The Creole Skillet (200 Julia St., 504-304-6318). A new restaurant located about a five-minute walk from the Harrah's Casino, straight down Fulton St. toward the Warehouse District. Very creative menu complete with menu items you won't find anywhere else. Remarkable attention to detail for a restaurant so modestly priced.

Morton's of Chicago (365 Canal Street, 504-566-0221). Although this is an outpost of a popular chain, the New Orleans location is truly special. It has to be in a city with so much competition. Morton's is located directly across the street from Harrah's, up an elevator adjacent to a shopping mall.

Daniel Negreanu
So many choices, so little time.

There's also a Ruth's Chris on the opposite end of the casino. But I give the nod to the undisputed king of power dinners, where I've shared great meals with Robert Williamson III, Chad Brown, Eric Harkins, Ken Lambert and other poker pals.

Galatoire's (209 Bourbon St., in the French Quarter, 504-525-2021). A smaller version of my favorite Antoine's, with world-class cuisine that's just about as good (Gourmet actually ranks Galatoire's higher). Traditional atmosphere - like dining back in time. Few concessions seem to have been made here in the last 75 years, although the dress code was finally relaxed which means a coat is no longer required (so most poker players will now fit right in). This usually packed restaurant does not accept reservations. It's so good that it doesn't have to. Best trout almandine I've ever tasted.

Palace Cafe (605 Canal St., 504-523-1661). Despite the fact that it's part of the famed Dickie Brennen restaurant family, I wouldn't place this in the top 10. But for a great meal that is sure convenient, affordable and certain to please just about anyone, the Palace Cafe is a perfect stop. It's just a five-minute walk north of Harrah's on Canal St., en route to Bourbon St. and the French Quarter. Large open seating area in an urbanized streetfront atmosphere. Try the pecan-crusted trout - it's fabulous.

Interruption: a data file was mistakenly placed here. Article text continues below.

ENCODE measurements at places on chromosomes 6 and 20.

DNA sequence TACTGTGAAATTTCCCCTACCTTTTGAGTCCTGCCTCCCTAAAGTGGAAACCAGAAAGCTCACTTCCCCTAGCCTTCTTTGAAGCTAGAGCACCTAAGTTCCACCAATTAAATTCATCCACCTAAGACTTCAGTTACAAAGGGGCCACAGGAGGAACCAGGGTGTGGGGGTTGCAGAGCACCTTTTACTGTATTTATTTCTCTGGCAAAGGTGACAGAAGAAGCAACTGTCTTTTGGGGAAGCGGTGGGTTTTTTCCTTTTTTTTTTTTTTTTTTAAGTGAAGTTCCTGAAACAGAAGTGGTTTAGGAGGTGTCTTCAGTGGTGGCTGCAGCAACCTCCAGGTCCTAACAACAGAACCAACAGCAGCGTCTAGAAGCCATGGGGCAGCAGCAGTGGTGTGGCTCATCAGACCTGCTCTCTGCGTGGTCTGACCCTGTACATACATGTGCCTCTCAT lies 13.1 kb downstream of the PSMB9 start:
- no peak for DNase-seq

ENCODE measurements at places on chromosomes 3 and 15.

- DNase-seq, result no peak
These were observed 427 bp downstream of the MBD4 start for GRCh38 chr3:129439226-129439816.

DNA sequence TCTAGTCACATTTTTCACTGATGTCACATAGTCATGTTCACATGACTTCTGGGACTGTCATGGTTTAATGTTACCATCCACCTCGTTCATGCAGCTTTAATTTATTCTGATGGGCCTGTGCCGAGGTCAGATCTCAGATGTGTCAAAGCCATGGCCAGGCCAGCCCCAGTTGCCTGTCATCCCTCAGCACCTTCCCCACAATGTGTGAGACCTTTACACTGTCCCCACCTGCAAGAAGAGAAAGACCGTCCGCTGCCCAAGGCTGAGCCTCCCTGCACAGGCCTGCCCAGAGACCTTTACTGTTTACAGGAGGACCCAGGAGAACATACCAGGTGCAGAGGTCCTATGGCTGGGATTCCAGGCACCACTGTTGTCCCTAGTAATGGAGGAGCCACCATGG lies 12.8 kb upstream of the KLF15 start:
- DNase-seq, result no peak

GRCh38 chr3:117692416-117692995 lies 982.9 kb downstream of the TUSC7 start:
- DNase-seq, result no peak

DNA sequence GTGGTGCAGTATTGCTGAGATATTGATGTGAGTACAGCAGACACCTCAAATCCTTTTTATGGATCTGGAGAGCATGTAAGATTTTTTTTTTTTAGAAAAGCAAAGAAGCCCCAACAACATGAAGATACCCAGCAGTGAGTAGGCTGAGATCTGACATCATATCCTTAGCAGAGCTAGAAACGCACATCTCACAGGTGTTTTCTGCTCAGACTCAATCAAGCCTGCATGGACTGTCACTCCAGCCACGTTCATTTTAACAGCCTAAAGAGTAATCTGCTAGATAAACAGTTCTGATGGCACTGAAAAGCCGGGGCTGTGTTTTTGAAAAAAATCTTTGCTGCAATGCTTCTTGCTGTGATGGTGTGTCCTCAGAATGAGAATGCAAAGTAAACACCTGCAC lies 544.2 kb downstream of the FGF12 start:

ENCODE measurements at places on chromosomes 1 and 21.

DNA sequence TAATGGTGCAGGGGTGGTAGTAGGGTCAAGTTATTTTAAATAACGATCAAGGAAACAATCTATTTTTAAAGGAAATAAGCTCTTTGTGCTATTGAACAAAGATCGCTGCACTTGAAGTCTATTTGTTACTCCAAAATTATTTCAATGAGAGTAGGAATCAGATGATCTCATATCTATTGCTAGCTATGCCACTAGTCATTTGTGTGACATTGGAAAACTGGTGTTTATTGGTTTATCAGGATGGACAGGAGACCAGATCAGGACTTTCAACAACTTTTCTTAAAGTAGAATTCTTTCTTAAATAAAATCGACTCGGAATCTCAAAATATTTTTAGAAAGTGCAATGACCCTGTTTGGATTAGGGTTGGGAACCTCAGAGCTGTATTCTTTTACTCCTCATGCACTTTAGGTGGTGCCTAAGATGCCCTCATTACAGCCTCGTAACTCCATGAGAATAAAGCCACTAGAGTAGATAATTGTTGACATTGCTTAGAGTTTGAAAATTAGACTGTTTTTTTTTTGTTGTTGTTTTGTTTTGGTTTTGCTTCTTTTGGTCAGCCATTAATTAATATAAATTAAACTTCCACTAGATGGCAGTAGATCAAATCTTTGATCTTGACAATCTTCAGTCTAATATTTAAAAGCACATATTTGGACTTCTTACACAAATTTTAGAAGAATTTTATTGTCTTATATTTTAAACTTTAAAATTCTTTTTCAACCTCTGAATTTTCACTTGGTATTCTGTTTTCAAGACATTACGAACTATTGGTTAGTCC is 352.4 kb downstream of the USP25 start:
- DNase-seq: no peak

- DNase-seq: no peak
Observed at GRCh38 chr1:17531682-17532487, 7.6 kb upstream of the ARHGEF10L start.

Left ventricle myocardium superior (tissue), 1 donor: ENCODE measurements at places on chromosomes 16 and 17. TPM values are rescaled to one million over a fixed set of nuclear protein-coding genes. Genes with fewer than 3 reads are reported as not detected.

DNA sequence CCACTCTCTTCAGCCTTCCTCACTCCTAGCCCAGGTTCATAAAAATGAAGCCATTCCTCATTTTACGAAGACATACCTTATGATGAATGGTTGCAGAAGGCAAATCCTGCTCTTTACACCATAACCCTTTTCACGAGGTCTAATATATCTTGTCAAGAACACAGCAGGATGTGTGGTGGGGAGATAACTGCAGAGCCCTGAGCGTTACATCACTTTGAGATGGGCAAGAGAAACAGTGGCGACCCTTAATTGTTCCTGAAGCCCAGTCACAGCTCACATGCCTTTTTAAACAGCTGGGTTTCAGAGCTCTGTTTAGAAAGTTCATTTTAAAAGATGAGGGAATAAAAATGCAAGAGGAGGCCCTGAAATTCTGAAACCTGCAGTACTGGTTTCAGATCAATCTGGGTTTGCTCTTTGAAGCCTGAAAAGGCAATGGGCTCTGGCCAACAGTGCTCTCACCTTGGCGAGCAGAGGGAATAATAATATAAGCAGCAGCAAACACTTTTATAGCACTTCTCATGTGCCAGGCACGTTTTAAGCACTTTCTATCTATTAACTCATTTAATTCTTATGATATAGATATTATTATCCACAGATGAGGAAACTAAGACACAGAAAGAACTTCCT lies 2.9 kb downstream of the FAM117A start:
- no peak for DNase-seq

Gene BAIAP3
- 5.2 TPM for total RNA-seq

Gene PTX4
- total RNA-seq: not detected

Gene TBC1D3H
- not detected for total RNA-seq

Grand Isle Seafood (575 Convention Center Blvd., 504-520-8530). Like my previous recommendation, this is not really a top-tier restaurant. But it's only about three minutes away from the poker tournament room by foot and gets high marks for convenience, affordability and consistency. I've dined here at least a dozen times - always leaving satisfied. Fresh appetizers, salads and seafood. Good bar that serves local brew Abita on tap. I dare you to drink just one.

Cafe du Monde (800 Decatur St.). This place is world-famous for two things - deep-fried beignets and chicory coffee. Not really a restaurant so much as a cafe and great street theater to people-watch. Tiger, my poker comrade, once remarked about Cafe du Monde: "If you were to sit here for the next 50 years, everyone who is anyone is eventually going to come through and visit this place at least once." He's right.

It's a 15-minute walk down the riverfront. However, there is now a much closer location to the Harrah's Casino, located inside the Riverwalk Marketplace (no atmosphere). Try it for breakfast or a snack. Warning: You will end up with powdered sugar all over your clothes.

* * * * * * * * * * *

Try any of these recommended restaurants and it won't matter what happens at the poker table. You're sure to be a winner.

Note: In upcoming blogs, I'll be giving more restaurant and show reviews from various cities with major poker events.

 

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Steaks Online 2008-12-09 05:37:00

So can I get a grass-fed steak at any of these establishments? Maybe Creole style?

Tommy H. 2008-12-02 02:14:00

Nice article. Try Mila on Poydras street. Its another good place. I eat there everytime Im in N'walins.